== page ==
MIT v. Holl

When MIT’s Simmons Hall opened in 2002, almost all of the considerable press the building received mentioned that it was inspired by a bath sponge. But given recent revelations that the Steven Holl– designed 360-student dormitory ran tens of millions of dollars over budget, the sponge metaphor is turning out to be a more apt one than the university bargained for.

Rumors have been flying around campus about the final cost of the building, which students began moving into in fall 2002 (even though construction wasn’t yet complete). The budget numbers have been kept under wraps, so much so that nearly everyone involved with the construction of the building has been left to speculate about its price tag. But Victoria Sirianni, chief facilities officer of the MIT campus, tells Metropolis that the final cost for Simmons Hall—completed in 2003—is $92.5 million. Depending on whom you ask, that’s $30 to $50 million more than early estimates. Sirianni quickly adds that she doesn’t want to discuss it further because MIT is looking into bringing “claims against the architect.” Asked what that means, she declined to elaborate.

Holl seems unaware that MIT is considering taking such actions. When told about Sirianni’s comments, he says flatly, “That’s not true.” As for working with MIT on the building, he has nothing but positive things to say. “It was a great honor. Great architecture is important to making daily life more inspired. The potential to make a dormitory something exciting is hopeful work.”

One thing not in dispute about Simmons Hall is that the project is much more than a dorm. “Simmons is a bold, innovative design,” says John Essigmann, a professor at MIT who lives in the building with his family and is actively involved in organizing dorm social activities. “Some things work brilliantly. The entire first floor works well. You have a theater, small function rooms, a night café, and a local vendor has set up a specialty tea franchise. There’s a lot of energy. MIT should be congratulated for taking a risk with this building.”

But as with all bold architecture, there are plenty of divergent opinions about Simmons. And with such a high price tag, the debate has become more about functionality and appropriateness, and less about whether the building succeeds in making its conceptual statement.

“I think the intentions were good, but I don’t think it’s the most appropriate design for a dorm,” says Nikki Johnson, a Simmons Hall resident who is about to graduate with a degree in architecture and is responsible for giving public tours of the building. “It’s not sensitive to the individual resident. The public spaces are given precedence, and it compromises student rooms. There are awkward configurations and very little flexibility to set up rooms in a pleasant arrangement.”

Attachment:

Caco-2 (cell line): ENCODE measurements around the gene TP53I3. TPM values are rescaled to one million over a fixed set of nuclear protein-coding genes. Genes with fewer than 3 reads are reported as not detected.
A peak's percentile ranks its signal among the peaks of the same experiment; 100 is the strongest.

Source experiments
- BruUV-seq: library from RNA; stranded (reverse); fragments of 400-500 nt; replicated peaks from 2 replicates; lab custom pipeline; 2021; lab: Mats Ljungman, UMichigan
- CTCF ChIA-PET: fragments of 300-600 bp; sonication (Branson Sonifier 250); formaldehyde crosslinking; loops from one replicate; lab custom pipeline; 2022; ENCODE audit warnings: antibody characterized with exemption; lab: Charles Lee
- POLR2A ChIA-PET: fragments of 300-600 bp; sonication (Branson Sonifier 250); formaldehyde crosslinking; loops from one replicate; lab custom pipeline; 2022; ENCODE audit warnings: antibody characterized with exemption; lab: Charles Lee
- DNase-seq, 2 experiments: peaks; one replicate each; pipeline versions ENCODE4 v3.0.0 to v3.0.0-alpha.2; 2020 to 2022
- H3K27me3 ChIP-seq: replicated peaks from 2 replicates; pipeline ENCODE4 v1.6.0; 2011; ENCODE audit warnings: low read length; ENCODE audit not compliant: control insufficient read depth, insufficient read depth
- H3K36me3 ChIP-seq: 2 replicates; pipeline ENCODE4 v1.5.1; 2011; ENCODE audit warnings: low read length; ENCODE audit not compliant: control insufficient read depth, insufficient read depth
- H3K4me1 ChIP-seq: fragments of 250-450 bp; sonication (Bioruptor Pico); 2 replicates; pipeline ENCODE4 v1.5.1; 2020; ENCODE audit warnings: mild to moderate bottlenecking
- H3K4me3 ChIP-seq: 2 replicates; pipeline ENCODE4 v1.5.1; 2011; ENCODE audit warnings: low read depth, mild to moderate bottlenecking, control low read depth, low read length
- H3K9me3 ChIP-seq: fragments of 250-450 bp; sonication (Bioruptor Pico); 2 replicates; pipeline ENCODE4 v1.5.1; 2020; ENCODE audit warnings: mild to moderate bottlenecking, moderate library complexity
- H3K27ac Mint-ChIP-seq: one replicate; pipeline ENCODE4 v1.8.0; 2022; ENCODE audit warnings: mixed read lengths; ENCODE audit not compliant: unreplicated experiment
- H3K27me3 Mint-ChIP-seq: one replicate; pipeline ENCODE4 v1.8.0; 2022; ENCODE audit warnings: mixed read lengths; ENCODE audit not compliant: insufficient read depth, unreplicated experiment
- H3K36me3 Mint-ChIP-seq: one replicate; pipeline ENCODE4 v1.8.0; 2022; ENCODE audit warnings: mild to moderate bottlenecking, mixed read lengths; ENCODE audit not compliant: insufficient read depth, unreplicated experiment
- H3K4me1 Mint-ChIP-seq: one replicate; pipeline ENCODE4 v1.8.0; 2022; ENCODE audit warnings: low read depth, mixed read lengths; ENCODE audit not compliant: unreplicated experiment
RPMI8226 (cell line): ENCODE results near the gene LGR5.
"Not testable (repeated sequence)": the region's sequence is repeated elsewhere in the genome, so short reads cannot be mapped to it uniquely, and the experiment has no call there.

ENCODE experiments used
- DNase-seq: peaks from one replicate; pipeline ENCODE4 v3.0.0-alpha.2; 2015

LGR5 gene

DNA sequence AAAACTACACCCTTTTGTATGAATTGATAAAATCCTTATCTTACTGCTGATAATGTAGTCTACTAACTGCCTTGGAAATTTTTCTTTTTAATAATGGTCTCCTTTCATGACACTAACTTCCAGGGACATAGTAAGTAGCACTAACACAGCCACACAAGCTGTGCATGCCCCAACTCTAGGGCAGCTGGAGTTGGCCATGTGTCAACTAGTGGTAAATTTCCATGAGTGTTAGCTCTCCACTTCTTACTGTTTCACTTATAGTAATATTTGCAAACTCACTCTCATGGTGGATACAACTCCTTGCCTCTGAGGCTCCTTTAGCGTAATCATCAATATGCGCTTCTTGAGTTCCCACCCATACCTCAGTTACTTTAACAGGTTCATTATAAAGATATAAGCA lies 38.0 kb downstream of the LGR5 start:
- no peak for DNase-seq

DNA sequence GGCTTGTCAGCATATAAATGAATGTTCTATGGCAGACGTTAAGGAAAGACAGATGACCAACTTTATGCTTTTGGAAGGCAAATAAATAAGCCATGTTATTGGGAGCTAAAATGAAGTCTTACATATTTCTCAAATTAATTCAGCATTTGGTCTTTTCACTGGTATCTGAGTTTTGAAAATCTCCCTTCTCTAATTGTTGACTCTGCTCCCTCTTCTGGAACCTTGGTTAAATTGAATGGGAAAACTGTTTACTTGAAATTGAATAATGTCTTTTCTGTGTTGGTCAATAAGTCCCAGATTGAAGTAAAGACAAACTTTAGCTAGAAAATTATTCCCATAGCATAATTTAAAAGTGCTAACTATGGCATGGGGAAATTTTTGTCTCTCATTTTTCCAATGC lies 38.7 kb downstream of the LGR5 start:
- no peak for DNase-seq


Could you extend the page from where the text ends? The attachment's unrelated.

What’s more, according to Johnson, decorative plaster is in constant need of repair and the high-design furniture is already falling apart. “The furniture is more appropriate for a fancy loft in Manhattan, not for college kids who want to pile twenty people on a couch and watch a football game,” she says. Even worse, the 5,500 “operable” windows that are the main component of the building’s porosity aren’t so easily operated. “You can’t really open and close the windows on a daily basis.”

In other words, the building reflects the bubble-economy period in which it was conceived: very high concept with lots of razzle-dazzle but short on practicality. It turns out building in a bubble economy doesn’t exactly keep the budget in check, either. According to Tim Bade, project architect for Holl, not only was the construction schedule extremely compressed, but so much was being built locally at the time that contractors didn’t need the work and would throw outrageous bids at the wall just to see if they stuck. “Our cost estimator suggested that if we postponed the construction until after the market slowed down we could get a much better price without changing the project at all,” Bade says. But MIT was determined to push forward with a very aggressive schedule.

While the back-and-forth between Holl and MIT will likely escalate, one well-placed source familiar with the project from its inception believes the building shouldn’t have been approved in the first place. Speaking on the condition of anonymity, he blames MIT administrators who think they’re experts and never allowed the project to be properly vetted by professionals. “Senior administrators should not be in charge of building,” he says. “It’s a terrible combination of hubris and ignorance.”

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